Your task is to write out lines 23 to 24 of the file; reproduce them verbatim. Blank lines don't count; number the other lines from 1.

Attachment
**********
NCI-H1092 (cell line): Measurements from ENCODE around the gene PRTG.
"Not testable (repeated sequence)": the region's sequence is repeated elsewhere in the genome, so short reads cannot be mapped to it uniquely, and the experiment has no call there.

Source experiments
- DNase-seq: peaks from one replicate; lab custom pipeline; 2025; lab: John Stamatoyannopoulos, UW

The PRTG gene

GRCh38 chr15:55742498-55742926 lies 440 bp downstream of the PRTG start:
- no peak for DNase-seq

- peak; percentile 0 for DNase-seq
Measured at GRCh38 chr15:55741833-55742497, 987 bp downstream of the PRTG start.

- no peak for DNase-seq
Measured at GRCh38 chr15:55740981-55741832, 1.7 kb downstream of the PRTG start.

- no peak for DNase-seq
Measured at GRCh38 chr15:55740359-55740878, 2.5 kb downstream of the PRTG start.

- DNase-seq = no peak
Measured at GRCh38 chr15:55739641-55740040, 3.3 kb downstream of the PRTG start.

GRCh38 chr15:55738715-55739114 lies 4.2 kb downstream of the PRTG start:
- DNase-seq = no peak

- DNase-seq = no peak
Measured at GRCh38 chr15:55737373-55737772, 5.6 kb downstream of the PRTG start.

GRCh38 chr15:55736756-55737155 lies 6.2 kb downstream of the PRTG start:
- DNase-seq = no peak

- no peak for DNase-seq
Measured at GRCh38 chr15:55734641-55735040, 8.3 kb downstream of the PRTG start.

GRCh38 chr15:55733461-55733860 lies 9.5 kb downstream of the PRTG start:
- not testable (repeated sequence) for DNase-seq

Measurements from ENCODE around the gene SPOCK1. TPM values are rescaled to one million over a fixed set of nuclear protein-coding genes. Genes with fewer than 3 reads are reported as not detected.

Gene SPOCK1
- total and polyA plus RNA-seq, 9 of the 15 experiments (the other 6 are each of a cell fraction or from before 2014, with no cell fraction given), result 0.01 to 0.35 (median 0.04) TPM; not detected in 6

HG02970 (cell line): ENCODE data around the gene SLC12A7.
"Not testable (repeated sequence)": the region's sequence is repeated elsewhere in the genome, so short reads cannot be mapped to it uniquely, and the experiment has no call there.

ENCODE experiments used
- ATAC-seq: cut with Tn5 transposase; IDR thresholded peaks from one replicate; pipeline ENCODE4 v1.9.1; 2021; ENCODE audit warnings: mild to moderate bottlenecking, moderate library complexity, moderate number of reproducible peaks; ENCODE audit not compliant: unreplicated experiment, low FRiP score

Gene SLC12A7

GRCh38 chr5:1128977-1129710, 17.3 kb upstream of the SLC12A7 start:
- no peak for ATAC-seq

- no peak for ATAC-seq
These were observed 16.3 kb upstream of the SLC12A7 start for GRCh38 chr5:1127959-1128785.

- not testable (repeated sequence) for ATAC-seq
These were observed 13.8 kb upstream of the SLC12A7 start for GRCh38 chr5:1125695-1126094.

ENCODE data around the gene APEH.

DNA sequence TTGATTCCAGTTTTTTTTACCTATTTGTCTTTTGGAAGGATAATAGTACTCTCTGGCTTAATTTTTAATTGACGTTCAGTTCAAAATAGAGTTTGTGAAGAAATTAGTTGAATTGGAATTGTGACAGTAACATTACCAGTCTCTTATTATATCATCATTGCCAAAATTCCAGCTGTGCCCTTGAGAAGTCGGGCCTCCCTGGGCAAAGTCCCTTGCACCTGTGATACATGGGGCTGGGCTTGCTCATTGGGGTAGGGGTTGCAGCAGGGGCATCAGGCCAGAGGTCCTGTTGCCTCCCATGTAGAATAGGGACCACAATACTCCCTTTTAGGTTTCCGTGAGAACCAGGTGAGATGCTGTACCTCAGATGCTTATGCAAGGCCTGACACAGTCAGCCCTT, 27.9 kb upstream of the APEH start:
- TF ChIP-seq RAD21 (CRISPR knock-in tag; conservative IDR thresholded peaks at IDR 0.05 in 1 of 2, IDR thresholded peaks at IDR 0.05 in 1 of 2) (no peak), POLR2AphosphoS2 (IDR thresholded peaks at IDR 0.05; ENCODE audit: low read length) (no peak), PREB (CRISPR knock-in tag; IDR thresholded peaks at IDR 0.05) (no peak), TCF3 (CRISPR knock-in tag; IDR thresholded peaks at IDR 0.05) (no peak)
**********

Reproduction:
Measured at GRCh38 chr15:55734641-55735040, 8.3 kb downstream of the PRTG start.

GRCh38 chr15:55733461-55733860 lies 9.5 kb downstream of the PRTG start: